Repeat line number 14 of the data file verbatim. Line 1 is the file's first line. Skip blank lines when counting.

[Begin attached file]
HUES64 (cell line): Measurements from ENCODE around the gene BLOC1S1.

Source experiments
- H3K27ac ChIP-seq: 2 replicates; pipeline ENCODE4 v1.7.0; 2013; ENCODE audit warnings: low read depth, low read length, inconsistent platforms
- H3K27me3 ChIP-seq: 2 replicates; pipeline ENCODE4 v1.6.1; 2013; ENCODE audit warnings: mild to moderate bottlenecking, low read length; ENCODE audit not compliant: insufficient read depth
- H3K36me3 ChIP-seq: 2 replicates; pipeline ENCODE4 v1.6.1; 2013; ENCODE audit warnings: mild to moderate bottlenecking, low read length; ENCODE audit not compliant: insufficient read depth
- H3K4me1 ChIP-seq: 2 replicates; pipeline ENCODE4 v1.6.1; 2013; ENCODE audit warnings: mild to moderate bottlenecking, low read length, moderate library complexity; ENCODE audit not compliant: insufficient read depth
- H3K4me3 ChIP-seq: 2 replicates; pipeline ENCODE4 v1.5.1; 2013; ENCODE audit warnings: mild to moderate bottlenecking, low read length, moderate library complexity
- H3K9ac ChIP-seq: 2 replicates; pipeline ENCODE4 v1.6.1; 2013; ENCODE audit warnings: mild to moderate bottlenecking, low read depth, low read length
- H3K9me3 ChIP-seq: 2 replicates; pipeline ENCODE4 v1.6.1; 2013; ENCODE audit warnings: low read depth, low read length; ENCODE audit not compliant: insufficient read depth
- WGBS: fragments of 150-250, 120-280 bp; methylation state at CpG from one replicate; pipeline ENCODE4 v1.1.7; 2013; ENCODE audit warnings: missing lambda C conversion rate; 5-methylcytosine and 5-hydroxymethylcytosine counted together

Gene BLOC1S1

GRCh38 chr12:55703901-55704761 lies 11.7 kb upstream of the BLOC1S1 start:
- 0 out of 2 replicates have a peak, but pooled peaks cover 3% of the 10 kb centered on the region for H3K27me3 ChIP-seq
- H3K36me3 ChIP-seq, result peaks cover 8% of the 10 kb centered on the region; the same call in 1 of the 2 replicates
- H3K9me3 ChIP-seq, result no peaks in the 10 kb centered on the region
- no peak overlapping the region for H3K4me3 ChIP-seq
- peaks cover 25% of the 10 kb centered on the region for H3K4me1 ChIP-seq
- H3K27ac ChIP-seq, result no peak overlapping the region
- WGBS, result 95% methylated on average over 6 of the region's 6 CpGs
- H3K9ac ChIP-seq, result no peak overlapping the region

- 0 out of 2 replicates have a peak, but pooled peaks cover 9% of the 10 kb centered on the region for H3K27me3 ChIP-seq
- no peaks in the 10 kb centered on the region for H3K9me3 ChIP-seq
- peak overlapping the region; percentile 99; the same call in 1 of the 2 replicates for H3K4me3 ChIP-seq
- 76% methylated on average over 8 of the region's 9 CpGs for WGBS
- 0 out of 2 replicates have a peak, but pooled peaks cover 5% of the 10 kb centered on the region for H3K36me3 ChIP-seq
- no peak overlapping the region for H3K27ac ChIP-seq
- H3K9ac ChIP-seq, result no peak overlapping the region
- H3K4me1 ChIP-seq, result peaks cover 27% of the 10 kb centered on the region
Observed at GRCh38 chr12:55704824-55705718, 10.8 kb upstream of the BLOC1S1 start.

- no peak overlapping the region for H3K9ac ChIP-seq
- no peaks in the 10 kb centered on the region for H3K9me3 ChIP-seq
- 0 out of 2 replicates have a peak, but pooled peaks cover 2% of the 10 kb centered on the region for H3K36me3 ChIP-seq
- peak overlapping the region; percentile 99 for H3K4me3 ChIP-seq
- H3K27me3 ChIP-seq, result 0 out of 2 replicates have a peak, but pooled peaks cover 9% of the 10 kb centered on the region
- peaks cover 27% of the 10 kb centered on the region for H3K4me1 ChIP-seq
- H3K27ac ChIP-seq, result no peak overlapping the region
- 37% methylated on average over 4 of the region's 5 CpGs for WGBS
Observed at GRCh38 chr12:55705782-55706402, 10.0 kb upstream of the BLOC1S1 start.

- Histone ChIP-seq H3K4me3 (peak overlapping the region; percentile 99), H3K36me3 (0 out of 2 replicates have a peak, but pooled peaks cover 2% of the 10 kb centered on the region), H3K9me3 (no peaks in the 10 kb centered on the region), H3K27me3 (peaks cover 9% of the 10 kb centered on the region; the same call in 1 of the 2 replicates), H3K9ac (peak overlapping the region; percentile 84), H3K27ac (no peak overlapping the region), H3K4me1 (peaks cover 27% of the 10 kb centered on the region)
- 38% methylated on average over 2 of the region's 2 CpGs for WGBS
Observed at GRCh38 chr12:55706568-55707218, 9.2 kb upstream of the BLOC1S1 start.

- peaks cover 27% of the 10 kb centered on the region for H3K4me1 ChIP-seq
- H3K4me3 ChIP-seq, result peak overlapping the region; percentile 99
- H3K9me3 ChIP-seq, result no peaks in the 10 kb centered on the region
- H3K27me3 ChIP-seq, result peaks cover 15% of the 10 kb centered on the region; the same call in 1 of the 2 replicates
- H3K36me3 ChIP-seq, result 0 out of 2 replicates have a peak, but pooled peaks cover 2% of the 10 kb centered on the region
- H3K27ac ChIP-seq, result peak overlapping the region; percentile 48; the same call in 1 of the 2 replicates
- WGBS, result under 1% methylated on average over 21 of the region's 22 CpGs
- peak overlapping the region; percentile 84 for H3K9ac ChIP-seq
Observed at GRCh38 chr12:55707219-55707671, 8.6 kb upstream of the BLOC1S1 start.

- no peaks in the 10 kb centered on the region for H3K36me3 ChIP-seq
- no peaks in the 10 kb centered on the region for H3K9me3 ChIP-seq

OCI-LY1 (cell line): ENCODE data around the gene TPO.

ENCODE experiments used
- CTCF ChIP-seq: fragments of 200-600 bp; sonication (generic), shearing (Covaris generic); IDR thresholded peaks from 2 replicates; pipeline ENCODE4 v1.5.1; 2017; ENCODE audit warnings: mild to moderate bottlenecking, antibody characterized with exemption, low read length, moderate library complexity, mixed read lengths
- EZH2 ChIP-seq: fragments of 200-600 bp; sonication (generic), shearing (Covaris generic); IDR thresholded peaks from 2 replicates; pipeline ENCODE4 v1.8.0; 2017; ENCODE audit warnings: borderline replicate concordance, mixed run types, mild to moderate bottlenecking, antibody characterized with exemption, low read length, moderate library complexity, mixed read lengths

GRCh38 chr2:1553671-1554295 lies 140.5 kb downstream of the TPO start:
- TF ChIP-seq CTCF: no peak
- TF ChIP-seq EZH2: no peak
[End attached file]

- H3K36me3 ChIP-seq, result peaks cover 8% of the 10 kb centered on the region; the same call in 1 of the 2 replicates